The Developing World in The New England Journal of Medicine

DSpace/Manakin Repository

The Developing World in The New England Journal of Medicine

Citable link to this page


Title: The Developing World in The New England Journal of Medicine
Author: Banerjee, Amitava; Lown, Bernard

Note: Order does not necessarily reflect citation order of authors.

Citation: Lown, Bernard, and Amitava Banerjee. 2006. The developing world in The New England Journal of Medicine. Globalization and Health 2:3.
Full Text & Related Files:
Abstract: Background: Rampant disease in poor countries impedes development and contributes to growing North-South disparities; however, leading international medical journals underreport on health research priorities for developing countries. Methods: We examined 416 weekly issues of the New England Journal of Medicine (NEJM) over an eight-year period, January 1997 to December 2004. A total of 8857 articles were reviewed by both authors. The content of each issue was evaluated in six categories: research, review articles, editorial, correspondence, book reviews and miscellaneous. If the title or abstract concerned a topic pertinent to any health issue in the developing world, the article was reviewed. Results: Over the eight years covered in this study, 1997–2004, in the three essential categories of original research articles, review articles and editorials, less than 3.0 percent of these addressed health issues in the developing world. Publications relevant to DC were largely concerned with HIV and communicable diseases and constituted 135 of the 202 articles of which 63 were devoted to HIV. Only 23 articles addressed non-communicable disease in the DC and only a single article – a book review – discussed heart disease. Conclusion: The medical information gap between rich and poor countries as judged by publications in the NEJM appears to be larger than the gap in the funding for research. Under-representation of developing world health issues in the medical literature is a global phenomenon. International medical journals cannot rectify global inequities, but they have an important role in educating their constituencies about the global divide.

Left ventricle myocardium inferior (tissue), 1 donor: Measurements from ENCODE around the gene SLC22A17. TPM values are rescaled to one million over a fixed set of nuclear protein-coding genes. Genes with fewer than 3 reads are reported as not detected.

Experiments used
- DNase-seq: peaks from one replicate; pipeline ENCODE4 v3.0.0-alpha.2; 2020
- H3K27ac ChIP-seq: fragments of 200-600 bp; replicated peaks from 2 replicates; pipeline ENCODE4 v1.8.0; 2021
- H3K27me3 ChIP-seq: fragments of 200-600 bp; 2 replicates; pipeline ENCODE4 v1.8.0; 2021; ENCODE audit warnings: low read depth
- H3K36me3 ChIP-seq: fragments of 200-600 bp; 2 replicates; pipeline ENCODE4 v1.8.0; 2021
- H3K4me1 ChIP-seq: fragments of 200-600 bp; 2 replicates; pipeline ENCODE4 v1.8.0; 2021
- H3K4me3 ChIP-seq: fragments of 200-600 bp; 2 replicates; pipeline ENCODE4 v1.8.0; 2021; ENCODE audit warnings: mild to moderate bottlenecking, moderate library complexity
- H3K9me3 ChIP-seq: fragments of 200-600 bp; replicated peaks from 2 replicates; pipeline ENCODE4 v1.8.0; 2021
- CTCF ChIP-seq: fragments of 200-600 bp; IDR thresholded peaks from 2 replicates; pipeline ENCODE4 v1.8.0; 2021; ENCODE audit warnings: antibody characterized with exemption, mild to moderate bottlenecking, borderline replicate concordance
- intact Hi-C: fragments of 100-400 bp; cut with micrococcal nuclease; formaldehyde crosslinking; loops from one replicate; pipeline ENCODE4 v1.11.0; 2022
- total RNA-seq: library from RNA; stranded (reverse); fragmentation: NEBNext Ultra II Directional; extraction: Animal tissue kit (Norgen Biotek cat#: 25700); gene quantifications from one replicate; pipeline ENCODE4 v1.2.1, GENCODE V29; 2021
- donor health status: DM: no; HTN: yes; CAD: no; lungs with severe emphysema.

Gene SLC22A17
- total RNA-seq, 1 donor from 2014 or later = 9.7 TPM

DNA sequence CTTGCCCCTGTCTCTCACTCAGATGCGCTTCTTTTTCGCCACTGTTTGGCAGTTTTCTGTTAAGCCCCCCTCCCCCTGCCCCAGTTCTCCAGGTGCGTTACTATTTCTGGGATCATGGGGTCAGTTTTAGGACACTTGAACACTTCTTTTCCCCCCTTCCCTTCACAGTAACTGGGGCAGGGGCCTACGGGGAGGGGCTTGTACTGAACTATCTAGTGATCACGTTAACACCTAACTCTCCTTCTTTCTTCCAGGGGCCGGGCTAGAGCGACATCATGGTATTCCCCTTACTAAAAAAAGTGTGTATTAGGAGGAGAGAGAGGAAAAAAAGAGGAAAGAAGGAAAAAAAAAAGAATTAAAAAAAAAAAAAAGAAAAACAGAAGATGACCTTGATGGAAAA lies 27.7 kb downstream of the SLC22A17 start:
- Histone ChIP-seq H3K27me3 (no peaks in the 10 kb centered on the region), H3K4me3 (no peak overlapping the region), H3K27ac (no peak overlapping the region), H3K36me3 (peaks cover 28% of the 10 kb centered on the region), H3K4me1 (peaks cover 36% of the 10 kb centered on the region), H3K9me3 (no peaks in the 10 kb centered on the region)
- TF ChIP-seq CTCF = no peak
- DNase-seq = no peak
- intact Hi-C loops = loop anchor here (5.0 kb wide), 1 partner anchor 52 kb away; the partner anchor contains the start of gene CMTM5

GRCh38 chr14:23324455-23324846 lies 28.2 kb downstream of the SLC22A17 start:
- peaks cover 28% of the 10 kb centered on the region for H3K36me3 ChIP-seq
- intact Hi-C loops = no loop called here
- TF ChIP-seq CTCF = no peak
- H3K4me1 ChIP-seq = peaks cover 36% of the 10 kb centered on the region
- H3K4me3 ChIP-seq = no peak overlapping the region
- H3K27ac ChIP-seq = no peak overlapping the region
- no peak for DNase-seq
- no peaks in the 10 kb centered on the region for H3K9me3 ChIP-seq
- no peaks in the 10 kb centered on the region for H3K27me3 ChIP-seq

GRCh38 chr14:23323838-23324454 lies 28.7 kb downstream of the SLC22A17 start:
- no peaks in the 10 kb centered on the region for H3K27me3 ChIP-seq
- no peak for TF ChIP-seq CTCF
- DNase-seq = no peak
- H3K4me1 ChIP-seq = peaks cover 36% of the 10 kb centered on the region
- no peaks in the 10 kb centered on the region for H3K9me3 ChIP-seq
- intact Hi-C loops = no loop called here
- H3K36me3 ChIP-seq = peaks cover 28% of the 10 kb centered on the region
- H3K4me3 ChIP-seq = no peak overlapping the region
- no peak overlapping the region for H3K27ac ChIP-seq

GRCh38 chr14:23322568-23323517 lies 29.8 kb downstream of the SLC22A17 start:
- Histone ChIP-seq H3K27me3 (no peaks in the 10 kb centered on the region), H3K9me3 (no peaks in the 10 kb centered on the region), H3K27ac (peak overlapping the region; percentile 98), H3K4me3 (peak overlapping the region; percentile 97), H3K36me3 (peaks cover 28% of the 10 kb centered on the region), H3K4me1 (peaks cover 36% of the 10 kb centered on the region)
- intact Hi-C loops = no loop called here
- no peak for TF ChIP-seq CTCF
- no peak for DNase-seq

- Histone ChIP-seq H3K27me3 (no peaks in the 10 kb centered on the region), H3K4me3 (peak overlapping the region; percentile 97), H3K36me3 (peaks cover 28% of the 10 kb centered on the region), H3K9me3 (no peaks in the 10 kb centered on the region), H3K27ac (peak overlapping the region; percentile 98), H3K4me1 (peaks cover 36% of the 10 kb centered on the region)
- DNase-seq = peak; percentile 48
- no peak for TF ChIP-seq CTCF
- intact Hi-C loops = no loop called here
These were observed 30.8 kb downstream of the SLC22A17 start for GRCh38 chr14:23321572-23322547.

Published Version: doi:10.1186/1744-8603-2-3
Other Sources:
Terms of Use: This article is made available under the terms and conditions applicable to Other Posted Material, as set forth at
Citable link to this page:
Downloads of this work:

Show full Dublin Core record

This item appears in the following Collection(s)


Search DASH

Advanced Search